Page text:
Mana211 - Monday, November 5, 2007 - linkWould it be so hard to fact check before spewing idiocy?
AMD incorporates with $100,000; establishes headquarters in Sunnyvale, California
AMD introduces its first proprietary device: the Am2501 logic counter
AMD goes public
AMD debuts on the New York Stock Exchange
Production begins in new AMD Austin manufacturing facility
At IBM's request, AMD signs an agreement to serve as a second source to Intel for IBM PC microprocessors
AMD is listed in "The 100 Best Companies to Work for in America"
Now if all you want to talk about is x86 then sure that has only been going on for 2007-1982=25 years, but ignoring the 13 years they were in business before x86 became important to them is just sticking your head in the sand.
Calin - Monday, November 5, 2007 - linkThe K6-3 used to run with three levels of cache (two in the processor, just like the Pentium 3, AND one in the mainboard). The cache on mainboard was 512kB or 1MB (I have a Soyo mainboard with 1MB of cache, which would be second level cache with a K6-2 - as it is now - or third level cache on a K6-3).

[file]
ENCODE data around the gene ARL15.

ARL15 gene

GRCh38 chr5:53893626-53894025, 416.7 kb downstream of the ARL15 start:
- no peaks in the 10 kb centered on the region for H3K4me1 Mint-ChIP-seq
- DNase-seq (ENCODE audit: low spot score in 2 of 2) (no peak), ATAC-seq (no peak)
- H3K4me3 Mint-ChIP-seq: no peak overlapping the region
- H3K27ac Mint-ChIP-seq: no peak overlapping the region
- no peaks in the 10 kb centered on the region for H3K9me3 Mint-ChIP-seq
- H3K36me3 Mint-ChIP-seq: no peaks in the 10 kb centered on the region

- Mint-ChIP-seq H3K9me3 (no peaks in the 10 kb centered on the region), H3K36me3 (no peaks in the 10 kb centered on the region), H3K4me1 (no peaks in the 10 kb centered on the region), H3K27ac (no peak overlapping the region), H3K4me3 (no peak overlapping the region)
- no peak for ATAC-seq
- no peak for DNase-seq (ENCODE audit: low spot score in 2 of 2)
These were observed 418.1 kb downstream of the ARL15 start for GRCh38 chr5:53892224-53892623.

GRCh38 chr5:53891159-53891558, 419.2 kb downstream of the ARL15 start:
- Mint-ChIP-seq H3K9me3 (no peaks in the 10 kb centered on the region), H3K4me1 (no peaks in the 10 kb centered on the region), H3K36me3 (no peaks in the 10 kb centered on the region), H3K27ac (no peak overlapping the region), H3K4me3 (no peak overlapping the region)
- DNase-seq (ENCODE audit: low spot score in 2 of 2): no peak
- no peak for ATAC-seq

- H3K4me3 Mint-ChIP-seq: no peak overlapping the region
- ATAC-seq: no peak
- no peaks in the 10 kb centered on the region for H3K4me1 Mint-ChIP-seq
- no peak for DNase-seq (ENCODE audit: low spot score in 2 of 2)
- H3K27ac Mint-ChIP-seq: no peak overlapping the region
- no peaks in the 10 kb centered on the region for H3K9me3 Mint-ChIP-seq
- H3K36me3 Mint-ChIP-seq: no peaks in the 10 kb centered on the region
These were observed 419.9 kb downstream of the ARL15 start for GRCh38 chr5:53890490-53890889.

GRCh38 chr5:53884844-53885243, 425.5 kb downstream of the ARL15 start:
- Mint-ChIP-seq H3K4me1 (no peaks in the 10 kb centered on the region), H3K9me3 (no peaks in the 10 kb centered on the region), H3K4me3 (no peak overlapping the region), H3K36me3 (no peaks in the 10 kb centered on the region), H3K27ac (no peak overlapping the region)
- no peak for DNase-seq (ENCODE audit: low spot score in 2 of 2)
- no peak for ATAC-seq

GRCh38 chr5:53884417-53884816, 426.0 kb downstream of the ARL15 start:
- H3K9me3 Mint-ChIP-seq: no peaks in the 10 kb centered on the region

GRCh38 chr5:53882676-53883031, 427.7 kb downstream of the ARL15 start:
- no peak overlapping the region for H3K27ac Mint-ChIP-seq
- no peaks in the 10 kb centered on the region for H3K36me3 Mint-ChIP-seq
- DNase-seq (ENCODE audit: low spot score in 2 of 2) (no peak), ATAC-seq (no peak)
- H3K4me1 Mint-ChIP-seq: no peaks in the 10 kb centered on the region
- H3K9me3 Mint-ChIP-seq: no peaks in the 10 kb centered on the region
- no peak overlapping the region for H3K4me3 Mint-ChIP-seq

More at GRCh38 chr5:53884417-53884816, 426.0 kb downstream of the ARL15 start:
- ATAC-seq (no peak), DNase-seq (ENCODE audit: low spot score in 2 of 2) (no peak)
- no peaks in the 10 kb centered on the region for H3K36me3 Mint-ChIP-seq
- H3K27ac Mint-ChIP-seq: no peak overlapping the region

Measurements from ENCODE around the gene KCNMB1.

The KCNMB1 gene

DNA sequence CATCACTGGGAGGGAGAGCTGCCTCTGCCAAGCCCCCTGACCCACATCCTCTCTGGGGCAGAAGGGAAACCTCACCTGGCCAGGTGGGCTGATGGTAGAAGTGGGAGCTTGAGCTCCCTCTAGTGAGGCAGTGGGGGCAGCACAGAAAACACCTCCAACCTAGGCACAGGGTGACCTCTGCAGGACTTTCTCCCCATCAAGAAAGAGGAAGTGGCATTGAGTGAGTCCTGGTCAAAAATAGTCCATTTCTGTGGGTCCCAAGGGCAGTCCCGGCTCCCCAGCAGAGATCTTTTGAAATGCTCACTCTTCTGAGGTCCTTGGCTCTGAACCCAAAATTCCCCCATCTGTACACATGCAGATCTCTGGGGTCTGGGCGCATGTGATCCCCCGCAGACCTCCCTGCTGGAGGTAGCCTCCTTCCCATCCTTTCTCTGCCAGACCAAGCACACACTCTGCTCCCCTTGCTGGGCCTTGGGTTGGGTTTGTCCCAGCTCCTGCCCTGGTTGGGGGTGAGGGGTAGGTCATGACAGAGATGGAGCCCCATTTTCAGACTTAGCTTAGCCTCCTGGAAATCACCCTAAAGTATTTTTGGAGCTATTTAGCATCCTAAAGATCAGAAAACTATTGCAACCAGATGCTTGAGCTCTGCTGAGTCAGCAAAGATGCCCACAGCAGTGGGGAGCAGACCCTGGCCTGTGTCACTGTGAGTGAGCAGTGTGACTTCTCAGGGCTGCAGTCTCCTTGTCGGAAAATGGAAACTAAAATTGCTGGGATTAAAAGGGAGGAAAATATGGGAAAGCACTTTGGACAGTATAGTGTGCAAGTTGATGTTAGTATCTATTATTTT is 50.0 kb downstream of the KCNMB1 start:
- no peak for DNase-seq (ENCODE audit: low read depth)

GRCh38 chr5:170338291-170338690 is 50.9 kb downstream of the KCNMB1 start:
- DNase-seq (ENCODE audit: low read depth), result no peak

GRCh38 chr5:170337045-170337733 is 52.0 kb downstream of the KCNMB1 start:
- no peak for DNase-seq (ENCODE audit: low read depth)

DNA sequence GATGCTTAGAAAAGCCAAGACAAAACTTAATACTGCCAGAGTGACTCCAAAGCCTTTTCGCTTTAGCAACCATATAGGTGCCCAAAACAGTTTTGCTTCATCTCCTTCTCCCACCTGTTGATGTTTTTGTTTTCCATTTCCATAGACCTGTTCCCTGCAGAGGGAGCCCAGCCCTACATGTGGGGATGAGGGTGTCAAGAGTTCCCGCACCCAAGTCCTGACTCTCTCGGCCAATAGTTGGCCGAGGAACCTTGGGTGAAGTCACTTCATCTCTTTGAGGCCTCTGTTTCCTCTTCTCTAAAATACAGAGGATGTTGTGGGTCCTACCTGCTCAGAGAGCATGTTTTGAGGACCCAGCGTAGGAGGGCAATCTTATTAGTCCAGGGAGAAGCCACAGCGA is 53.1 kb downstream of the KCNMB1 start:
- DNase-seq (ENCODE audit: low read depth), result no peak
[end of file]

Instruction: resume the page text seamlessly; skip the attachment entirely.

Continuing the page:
My mainboard uses some ETEQ chipset - which, strangely enough, is recognized as VIA if you installed the VIA 4-in-1 drivers.
One more thing - the K6-3 might have had better performance per watt, and better IPC than the K7 - but K6-3 (which is the part with lvl1 and lvl2 cache AND is the part to compare K7 against) was available in 400 and 450MHz versions - and not any faster. I have no idea how much could you have overclocked one, but in the end K7 reached more than 800MHz. Hmmm, I wonder if the performance of K7 at 800Mhz would be higher or lower than the performance of K6-3 at 450MHz.
And by the way, if Intel now is making 64-bit processors for laptops, AMD would be forced (feature to feature basis) to do the same, and only K8 was 64-bit.
Spartan Niner - Saturday, November 3, 2007 - link"The rumors of my death have been greatly exaggerated"
Regs - Saturday, November 3, 2007 - linkFinancial accountants, outside agents and firms, sales, marketing, etc...they all had this forecasted before AMD bought ATi years in advance with many of the "what if" variables calculated in every forecast.
I hope everything is going as predicted over there at AMD, and hope they can swim in the squals for just a little longer.